Leaving Treadmarkz Across the Universe

Rethinking the ReWalk

with 8 comments

by Treadmarkz

I have been giving it a lot of thought, and though the ReWalk is still in its developmental stage as far as I am concerned, it does press me to consider what would be the one thing that would make me really, really wish that I could walk.

As my wife and I were driving through the countryside on our way home from my parents’ house today, I think I hit on the answer. The only reason I would ever really want to walk would be to be able to walk with my wife through the hills around my home town in the fall. The colors of course are beautiful (in fact sometimes the combination of colors can feel like something unearthly) and the hills are filled with endless mystery that is uncovered for the most part when the leaves begin to fall. But you can never quite uncover the mysteries of life unless you get right up close and personal with the things around you.

There is so much natural history I am missing. I know there is a ton of man-made history that I am missing out on by not being able to get into historic sites, but I’ve commented on that before.

Well, we can’t just make God, or the gods if you please, answerable to the Americans with Disabilities Act and all of a sudden have the hills, mountains, streams and valleys accessible to people in wheelchairs, now, can we? As I think that the point of this posting is to tell people with disabilities not to let any part of life pass you by because of your disability, for now, I may have to look into some off-road wheelchair options.

8 Responses

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  1. Just curious, could you ride a 4 wheeler?
    a bike of any sort?


    September 21, 2008 at 10:55 PM

  2. Hi GM thanks for stopping. Yes I could ride a four-wheeler, but I am thinking of a nice, quiet walk surrounded by nature. So the four-wheeler is out. But yeah I could get one of those tricycles


    September 21, 2008 at 11:04 PM

  3. Yo TMZ,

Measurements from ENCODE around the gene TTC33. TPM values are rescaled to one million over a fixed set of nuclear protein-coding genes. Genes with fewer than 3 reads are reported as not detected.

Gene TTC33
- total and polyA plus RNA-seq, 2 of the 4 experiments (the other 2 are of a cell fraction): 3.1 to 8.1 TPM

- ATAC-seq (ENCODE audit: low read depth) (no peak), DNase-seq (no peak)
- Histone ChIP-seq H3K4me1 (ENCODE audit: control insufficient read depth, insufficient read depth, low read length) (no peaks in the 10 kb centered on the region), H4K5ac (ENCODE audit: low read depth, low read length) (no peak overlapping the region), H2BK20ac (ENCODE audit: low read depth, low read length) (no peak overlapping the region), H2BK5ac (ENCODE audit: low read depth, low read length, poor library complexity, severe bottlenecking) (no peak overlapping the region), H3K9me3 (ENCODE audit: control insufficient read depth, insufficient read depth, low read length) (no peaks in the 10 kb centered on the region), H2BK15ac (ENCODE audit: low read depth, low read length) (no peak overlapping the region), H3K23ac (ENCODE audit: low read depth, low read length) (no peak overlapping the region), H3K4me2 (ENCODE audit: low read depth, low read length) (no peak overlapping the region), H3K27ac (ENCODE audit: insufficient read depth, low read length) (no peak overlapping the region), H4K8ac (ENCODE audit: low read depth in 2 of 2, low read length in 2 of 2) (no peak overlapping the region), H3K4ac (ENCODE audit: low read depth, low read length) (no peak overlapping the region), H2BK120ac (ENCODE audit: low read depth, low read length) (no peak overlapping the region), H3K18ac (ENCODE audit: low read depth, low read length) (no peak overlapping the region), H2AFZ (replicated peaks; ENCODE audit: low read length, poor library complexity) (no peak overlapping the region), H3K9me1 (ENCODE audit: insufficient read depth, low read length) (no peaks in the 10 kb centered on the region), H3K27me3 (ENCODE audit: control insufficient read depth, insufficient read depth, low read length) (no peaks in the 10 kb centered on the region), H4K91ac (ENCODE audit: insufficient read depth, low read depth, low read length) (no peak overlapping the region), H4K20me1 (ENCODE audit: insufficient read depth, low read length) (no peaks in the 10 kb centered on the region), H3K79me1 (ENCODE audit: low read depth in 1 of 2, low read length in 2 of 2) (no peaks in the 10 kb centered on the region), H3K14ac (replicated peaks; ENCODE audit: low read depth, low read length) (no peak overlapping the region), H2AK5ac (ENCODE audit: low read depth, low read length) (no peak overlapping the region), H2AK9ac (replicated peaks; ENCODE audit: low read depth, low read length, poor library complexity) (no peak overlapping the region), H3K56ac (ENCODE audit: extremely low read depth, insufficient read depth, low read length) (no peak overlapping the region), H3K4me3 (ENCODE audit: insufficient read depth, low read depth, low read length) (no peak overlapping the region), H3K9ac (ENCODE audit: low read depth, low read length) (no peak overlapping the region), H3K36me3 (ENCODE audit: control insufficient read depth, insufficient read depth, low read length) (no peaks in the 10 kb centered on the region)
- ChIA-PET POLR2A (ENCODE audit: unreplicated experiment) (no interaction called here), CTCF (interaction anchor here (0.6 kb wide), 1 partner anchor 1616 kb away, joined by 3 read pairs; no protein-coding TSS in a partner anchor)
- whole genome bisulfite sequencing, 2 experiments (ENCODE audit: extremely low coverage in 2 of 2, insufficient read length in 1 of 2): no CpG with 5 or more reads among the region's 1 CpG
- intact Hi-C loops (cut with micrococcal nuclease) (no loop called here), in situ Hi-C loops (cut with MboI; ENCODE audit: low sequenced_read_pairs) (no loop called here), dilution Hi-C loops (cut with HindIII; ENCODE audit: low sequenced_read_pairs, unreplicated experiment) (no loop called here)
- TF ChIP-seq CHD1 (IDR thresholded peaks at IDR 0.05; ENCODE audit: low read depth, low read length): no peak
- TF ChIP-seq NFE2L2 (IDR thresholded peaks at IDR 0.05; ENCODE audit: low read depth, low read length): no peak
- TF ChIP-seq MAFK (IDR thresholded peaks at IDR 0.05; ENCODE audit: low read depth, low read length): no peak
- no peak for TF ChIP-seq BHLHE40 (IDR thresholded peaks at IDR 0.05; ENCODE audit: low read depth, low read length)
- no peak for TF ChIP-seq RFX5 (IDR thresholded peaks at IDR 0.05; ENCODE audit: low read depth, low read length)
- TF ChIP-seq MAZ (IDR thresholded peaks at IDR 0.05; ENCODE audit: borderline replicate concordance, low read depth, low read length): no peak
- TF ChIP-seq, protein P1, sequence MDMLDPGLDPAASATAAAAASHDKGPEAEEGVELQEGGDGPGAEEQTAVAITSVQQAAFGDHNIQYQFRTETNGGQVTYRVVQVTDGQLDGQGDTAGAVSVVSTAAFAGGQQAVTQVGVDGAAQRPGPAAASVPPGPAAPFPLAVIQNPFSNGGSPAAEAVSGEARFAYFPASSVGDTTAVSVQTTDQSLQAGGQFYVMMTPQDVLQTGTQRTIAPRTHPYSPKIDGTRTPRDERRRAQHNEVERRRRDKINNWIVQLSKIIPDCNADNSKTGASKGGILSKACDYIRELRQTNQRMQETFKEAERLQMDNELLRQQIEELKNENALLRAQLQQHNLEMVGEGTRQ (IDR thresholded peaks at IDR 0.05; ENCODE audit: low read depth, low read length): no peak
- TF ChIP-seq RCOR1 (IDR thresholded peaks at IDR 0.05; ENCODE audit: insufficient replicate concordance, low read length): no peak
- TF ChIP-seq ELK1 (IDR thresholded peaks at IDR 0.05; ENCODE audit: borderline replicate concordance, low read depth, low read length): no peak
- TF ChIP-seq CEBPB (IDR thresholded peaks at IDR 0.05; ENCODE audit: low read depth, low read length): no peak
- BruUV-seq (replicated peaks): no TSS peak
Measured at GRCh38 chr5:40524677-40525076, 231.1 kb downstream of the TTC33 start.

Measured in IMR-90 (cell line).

Just got back from a long weekend in the Redwood Empire, Northern California hiking old-growth redwood groves and coastal wetlands. A well kept trail is surprisingly accessible to a mobile wheeler. Just depends on the trail and terrain. None of the trails I was on were listed as specifically accessible but were still wheel-able. You’d be surprised. Though its slow going sometimes, you can make it. And of course most states have several trails specifically adapted for wheelchair use.

    Here is a site for MN: http://www.dnr.state.mn.us/open_outdoors/trails/index.html

    A couple of tips for finding trails that could still be accessible: Accessible listed trails, Bicycle trails, Day hike trails.

    Also, bring someone with you. Having a helpful push handy makes difficult trails possible. There are alternatives too. Anything on the water can get you to inaccessible places. Try canoeing. Scenic drives and alternatives can be good too to get to remote places. Often there are short trails heads along these drives too. Check your State Park’s webpage.



    September 22, 2008 at 1:31 PM

  4. Hey DW,

    First off, don’t ever, EVER call me TMZ again. Ever. I know where you live.

    Second, thanks for the tips. I will look into all of them at some point I am sure. Like I said before I would want this walk to be as natural as possible without a motorized vehicle making all sorts of noise and such. I would want to really get in there and see what’s going on in those woods but there is certainly nothing wrong with staying on the trail.


    September 22, 2008 at 8:23 PM

  5. …and actually, when I get my new chair, which should be within a month or so, it will be such a step up in quality that I will probably feel like I am driving a tank or at least a humvee, so I’ll probably just go in my chair.


    September 22, 2008 at 8:27 PM

  6. Just a reminder: Hiker’s etiquette is that you always stay on designated trails.


    September 22, 2008 at 11:27 PM

  7. Why is it that so many of us able bodied folks take for granted all the wonderful opportunities of the world around us. Maybe because we always think we can just do it whenever we want, if we so choose because for the moment at least, we have no barriers. No guarentees on that though! You always inspire me to get out and smell the roses!!


    September 26, 2008 at 11:37 PM

  8. Regarding trails in national parks that are accessible to a wheelchairs, bumpy or smooth, there are very few. At least there are some and the smooth ones are fairly new. In Olympic National Park (Washington state) there is the temperate rain forest, the Hoh rainforest. It has one trail that is mostly smooth and partially paved called “the hall of mosses”. For as long of a trek as it is to get out to Forks, it is worth the beauty if you are ever in western washington. http://www.nps.gov/olym/planyourvisit/visiting-the-hoh.htm,

    Click to access Hoh.pdf

    While sometimes terrain makes an accessible trail very difficult, most places could do more and still be eco-friendly.


    February 20, 2012 at 6:05 PM

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